Monthly Archive for: ‘September, 2010’
The Naked Cowboy is back at it again, robustly defending his exclusive right to play the guitar in public wearing only a white cowboy hat, white cowboy boots and …..
With supporters of both Collingwood and St Kilda amongst us, the IP Whiteboard team is feeling the pressure in the lead up to this season’s second AFL Grand Final.
Confused already? Me too. Prepare yourself for a battle of biblical proportions as one IHOP (the International House of Pancakes) sues another IHOP (the International House of Prayer) over its use of those four famous letters, citing trade mark dilution and infringement.
Ricky Gervais (of The Office and Extras fame) is being sued by freelance writer and artist John Savage for the alleged copyright infringement of Savage’s book entitled Captain Pottie’s Wildlife Encyclopaedia.
To most people, bedbugs are creatures that only appear in nightmares, but according to recent reports bed bugs are making a comeback in the United States. The pests are reportedly rising to levels not seen since the 1960s when the bugs were largely eliminated with the (now-banned) pesticide DDT. Read More
If you thought bow ties were only for the old fashioned or the eccentric, think again. A U.S. lawyer, Raymond Stauffer, has brought the bow tie back into fashion in a ‘false-marking’ suit against Brooks Brothers, a well-known clothing company that also manufactures bow ties.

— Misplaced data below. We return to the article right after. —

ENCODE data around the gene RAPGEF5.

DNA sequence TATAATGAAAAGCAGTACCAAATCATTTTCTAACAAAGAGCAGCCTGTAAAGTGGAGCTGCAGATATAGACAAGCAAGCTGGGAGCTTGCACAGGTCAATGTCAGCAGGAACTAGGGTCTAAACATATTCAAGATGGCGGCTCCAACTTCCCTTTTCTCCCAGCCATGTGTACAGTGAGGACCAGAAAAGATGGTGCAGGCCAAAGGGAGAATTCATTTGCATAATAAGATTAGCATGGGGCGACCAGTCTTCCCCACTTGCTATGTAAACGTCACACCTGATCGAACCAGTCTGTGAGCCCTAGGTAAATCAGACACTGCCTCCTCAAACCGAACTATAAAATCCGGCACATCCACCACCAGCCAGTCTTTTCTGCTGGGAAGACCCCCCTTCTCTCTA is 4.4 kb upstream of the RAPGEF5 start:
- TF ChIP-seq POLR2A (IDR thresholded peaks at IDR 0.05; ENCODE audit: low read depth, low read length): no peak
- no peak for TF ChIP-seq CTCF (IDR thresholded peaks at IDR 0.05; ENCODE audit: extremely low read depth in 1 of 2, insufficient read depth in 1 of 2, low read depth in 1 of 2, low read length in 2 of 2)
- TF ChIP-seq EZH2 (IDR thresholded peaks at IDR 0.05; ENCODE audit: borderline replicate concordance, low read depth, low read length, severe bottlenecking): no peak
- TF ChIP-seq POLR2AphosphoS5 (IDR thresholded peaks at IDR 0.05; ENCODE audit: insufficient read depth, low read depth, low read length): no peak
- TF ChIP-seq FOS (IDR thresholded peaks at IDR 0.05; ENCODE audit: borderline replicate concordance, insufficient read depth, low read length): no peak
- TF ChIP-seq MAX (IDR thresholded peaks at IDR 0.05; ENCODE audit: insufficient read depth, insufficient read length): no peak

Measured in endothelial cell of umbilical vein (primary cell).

Move over kryptonite, the “Man of Steel” has a new weakness, and it’s covered in garlic sauce! On the back of his highly successful YouTube parody, creator Theodore Saidden has sought to register the “Superwog” logo as a trade mark to protect the IP in his new T-shirt range (see the device mark lodged with IP Australia below). DC Comics, the owners of the registered “Superman” trade mark, is not impressed, and have lodged a notice of opposition.
In the recent American case of Princo Corp. v. International Trade Commission, the U.S. Court of Appeal for the Federal Circuit narrowed the doctrine of patent misuse in the context of licensing.
After an 11 year battle by Lego to have its classic eight-studded red bricks trade marked in the European Union, the Grand Chamber of the European Court of Justice (ECJ) has upheld a 2008 ECJ General Court decision that dismissed Lego’s challenge to having its trademark rights in such bricks repealed, after objections from Canadian toymaker Mega Brands.